What does this mean for teachers?

Teachers are the lifeblood of the education sector and the research from COBIS embraces the idea of teaching as a global profession practised on the international stage. For teachers in the UK, it means there are a plethora of global opportunities waiting to be explored.

Furthermore, the research looked at the attitudes and opinions of incoming (starting at an international school) and outgoing teachers (returning to the UK). The responses were overwhelmingly positive about the international teaching experience as a whole.

Incoming teachers

The majority of incoming teachers (47%) were aged between 25 and 34, followed by 35-44 years of age (24%) and 45-54-year-olds (13%). They were asked about their perceived happiness about international teaching and 81% responded with either ‘very happy’ or ‘happy’.

Crucially, when outgoing teachers were asked the same question, 77% found their experience to be a positive one, indicating that most teachers are pleased to have gained international teaching experience.

Many teachers enter the British international schools’ sector as part of their own career development, but there are many other reasons of course. When incoming teachers were quizzed on their reasons, the primary one was ‘travel and exploration’ with 71% of those asked providing this as a reason. In second with 67% was ‘enjoyment and challenge’ and in third came ‘dissatisfaction with home teacher system’ with 47% of respondents choosing this option.

Surprisingly, salary was not the most important, coming in fifth behind career growth with only 44% of respondents citing this as a reason to teach abroad.

Why teachers choose to teach abroad

Outgoing teachers

For outgoing teachers, like incoming teachers, there are a number of reasons why they choose to teach abroad and why they leave international teaching. When asked why outgoing teachers were leaving international teaching posts, the main reason was to return home with 45% of teachers choosing this reason. Other reasons included family commitments (44%), improved quality of life (37%) and career prospects (24%).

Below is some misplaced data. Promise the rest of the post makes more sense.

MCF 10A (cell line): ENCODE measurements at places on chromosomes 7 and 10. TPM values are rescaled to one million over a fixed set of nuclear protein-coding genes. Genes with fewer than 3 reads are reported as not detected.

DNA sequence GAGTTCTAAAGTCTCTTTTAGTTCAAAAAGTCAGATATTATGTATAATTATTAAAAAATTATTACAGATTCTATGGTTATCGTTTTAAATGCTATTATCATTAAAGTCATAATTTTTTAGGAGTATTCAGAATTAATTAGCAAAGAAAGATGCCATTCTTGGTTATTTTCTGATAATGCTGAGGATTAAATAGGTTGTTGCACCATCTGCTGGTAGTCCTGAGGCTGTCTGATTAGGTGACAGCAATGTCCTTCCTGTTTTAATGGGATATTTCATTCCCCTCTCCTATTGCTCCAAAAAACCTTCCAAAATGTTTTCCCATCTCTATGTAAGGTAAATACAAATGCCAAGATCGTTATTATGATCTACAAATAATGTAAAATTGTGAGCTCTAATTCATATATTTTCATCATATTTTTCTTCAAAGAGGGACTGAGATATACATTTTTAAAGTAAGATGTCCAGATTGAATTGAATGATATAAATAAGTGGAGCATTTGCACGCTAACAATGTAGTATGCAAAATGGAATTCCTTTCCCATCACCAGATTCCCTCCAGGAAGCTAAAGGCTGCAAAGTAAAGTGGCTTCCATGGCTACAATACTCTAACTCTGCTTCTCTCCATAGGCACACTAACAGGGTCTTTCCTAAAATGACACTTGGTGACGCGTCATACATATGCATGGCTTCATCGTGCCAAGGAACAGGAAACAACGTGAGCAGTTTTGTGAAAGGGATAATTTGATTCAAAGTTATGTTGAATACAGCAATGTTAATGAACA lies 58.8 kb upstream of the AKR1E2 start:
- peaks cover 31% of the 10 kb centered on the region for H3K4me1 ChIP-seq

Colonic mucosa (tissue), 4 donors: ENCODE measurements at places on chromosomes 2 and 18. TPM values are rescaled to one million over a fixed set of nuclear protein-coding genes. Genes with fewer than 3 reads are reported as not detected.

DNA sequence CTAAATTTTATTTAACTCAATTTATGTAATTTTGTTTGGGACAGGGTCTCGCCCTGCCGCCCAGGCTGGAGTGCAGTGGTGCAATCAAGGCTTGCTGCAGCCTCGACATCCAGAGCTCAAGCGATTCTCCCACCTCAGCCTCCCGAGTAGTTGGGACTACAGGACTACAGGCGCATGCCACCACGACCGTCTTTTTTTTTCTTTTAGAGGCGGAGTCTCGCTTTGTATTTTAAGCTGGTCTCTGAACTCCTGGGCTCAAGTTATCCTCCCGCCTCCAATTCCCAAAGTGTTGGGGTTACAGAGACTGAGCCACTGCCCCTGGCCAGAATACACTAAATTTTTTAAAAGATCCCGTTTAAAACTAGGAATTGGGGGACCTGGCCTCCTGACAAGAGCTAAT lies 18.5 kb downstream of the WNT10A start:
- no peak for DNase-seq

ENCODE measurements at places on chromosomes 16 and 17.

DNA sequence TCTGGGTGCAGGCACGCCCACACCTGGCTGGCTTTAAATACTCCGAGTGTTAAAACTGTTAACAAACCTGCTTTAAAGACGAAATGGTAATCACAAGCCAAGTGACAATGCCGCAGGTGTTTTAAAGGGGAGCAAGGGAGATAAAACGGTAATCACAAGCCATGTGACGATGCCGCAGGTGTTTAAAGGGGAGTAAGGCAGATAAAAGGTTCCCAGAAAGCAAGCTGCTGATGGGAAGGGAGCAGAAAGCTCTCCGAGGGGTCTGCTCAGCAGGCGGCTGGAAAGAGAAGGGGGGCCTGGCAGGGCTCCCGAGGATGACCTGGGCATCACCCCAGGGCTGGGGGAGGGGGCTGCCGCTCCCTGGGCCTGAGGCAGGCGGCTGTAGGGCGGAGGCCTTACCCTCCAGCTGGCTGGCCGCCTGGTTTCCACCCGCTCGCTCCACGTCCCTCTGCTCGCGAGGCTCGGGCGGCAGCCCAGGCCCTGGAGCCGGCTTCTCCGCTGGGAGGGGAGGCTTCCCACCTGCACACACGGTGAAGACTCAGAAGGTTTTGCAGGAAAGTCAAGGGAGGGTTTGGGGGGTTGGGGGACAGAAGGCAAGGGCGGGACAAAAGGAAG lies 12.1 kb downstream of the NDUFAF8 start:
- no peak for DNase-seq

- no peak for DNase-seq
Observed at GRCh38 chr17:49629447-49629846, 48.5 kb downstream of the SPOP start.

The implications of outgoing teachers returning to the UK are also important. Of those outgoing teachers, 53% said they had a renewed enthusiasm for teaching and 79% have developed cultural awareness. It shows that the main reason incoming teachers choose to work abroad (culture and exploration) are fulfilled upon returning to their home country. Respondents also believe they have developed adaptability and a global outlook.

Ultimately, there are many reasons why teachers want to teach abroad, but what it shows is that they develop skills which enhance their career such as adaptability. They are also more culturally aware which is one of the main reasons teachers work abroad in the first place.

Crucially, the majority of incoming and outgoing teachers are happy to teach/to have taught abroad and believe it has developed their skill sets and career as a result.

The challenge for international schools is in attracting enough skilled teachers. As demand increases around the world for UK teachers, schools are changing how they market their vacancies, using specialist agencies such as The International Teaching Partnership. They are also improving their offers, introducing training, career progression and better remuneration packages.

If you have a passion for teaching and are interested in teaching abroad, register today.